Formerly the RNID, Action on Hearing Loss is the UK’s largest hearing loss charity with over 1,000 staff and volunteers and more than 20,000 members. Paul was appointed CEO in 2012, having previously worked for the charity as its Executive Director of Corporate Resources.
Paul is one of a growing number of CEOs of non-profit organizations who are turning to social media – particularly Twitter – to engage with the public and raise their organizations’ profile. In an age where ‘share of voice’ is becoming increasingly difficult through conventional media channels and public relations, social is a powerful resource for leaders willing to embrace it. Follow him on Twitter at @pbreckell.
The Social C-Suite: Paul, what made you decide to sign up for Twitter and what value do you personally get from it?
Paul Breckell: I’ve always used social media personally to keep in touch with friends, share ideas and make connections, so signing up for Twitter was a natural step. I find it an exceptionally useful way to share and connect, both in relation to all things hearing loss, but in lots of other areas of interest too.
As a CEO, how do you think your very visible position on social media enhances Action on Hearing Loss’s PR, communications and fundraising activities?
Leadership demands authenticity. For me, Twitter is the perfect way to engage with supporters and the people who we work with and for. There is incredible value from the charity having its own social media presence (and we do) but I think the direct engagement of a CEO enhances this and gives a level of access and transparency which people quite rightly expect.
“Leadership demands authenticity. Twitter is the perfect way to engage with supporters and the people we work with and for.”
While many charity CEOs are embracing Twitter, most still avoid it. There seems to be a fear of having ‘challenging conversations’. Are these concerns genuine or should CEOs just get over their fears and accept that social media engagement is the reality of modern leadership?
I think the concerns are genuine, but CEOs should overcome them. The main fear I think is around saying the wrong thing, but surely it’s just the same self-discipline in responding as being face to face in a public meeting – be respectful, don’t be rude, be prepared to be challenging and be challenged – and stay professional.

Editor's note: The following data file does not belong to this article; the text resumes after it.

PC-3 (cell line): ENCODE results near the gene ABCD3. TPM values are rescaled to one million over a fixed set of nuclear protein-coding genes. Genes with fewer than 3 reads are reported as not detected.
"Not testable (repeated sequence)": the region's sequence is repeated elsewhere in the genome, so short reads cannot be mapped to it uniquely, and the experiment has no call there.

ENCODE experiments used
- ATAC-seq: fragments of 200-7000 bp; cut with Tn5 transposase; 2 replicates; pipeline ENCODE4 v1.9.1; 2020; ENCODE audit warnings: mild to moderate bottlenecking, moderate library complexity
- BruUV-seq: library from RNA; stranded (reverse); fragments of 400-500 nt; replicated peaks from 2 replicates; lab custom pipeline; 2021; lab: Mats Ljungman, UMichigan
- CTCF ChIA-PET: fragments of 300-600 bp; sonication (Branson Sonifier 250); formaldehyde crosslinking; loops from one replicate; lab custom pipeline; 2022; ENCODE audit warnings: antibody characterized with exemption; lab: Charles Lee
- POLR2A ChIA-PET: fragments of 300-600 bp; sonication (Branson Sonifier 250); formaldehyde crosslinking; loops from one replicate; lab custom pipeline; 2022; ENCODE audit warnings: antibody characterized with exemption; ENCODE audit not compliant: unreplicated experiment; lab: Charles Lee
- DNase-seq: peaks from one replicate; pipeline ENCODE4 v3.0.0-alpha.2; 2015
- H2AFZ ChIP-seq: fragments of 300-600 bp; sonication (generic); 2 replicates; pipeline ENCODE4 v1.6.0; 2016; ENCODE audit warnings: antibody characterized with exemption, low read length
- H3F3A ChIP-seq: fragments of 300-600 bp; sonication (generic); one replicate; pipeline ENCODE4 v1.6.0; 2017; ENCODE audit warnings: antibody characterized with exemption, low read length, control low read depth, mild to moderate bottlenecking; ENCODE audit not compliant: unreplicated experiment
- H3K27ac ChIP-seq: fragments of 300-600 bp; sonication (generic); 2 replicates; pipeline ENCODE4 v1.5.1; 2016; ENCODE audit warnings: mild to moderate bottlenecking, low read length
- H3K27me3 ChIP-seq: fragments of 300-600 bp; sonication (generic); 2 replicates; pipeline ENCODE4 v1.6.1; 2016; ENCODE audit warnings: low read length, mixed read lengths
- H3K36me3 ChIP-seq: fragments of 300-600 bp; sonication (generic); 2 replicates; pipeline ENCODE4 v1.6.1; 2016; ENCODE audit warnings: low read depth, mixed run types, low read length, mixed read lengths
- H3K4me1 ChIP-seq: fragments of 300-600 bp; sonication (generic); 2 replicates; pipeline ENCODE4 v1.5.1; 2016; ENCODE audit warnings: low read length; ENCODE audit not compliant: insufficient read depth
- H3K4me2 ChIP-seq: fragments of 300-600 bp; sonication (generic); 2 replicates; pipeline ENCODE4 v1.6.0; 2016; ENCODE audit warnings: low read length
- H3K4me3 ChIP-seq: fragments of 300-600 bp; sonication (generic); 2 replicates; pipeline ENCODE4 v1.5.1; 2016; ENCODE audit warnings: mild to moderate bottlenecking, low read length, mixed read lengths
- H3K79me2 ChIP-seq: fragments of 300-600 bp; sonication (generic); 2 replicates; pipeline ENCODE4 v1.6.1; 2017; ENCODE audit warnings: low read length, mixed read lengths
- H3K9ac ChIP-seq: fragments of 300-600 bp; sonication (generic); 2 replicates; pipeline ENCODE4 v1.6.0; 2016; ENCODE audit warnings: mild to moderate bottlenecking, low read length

What do you think are the biggest challenges (and opportunities) for charity CEOs to tap into social media?
Breaking out beyond people who are already engaged with your cause. Whilst it’s fantastic to be in conversation with the tens of thousands of people who are interested in Action on Hearing Loss and our work, I really want to talk to the four million people who would could act to tackle their own hearing loss and who would benefit from wearing a hearing aid, but currently don’t.
What advice do you have for CEOs who are afraid of taking the leap onto social media (especially Twitter)?
Make some time for it and be prepared to be authentic – the barriers between public and private life are much less apparent in the age of social media. Go for it, it’s great fun and a great opportunity. You won’t look back.
“Go for it, it’s great fun and a great opportunity. You won’t look back.”
In this post, Zoe Amar and Matt Collins share their ‘Top 10 Tips’ for social CEOs. Does anything on the list really resonate with you? Did you have reservations about any of the topics when you first started out on social?
It’s a great list and there is lots of crossover with my question responses. The thing that really resonates is the word ‘opportunity’.
Do you encourage the charity’s employees to use social media?
Quite apart from external engagement, how important do you think internal engagement is for CEOs and other senior leaders?
Really important. Volunteers and staff quite rightly expect openness and access from their leaders; also, there is so much to share and learn about our vision and mission. Many heads are always better than one.
It’s not just on Twitter where Paul is active and visible. In 2104 he posted a video on YouTube urgently appeal to the charity’s supporters to for donations to bridge a potential £2.5 million funding gap. He is also a regular blogger on the Huffington Post.
It’s a real pleasure to feature Paul, another CEO who clearly sees the value of interacting on social media. If I was one of the millions of people in the UK affected by hearing loss, I’d be delighted to have him fighting my corner so publicly.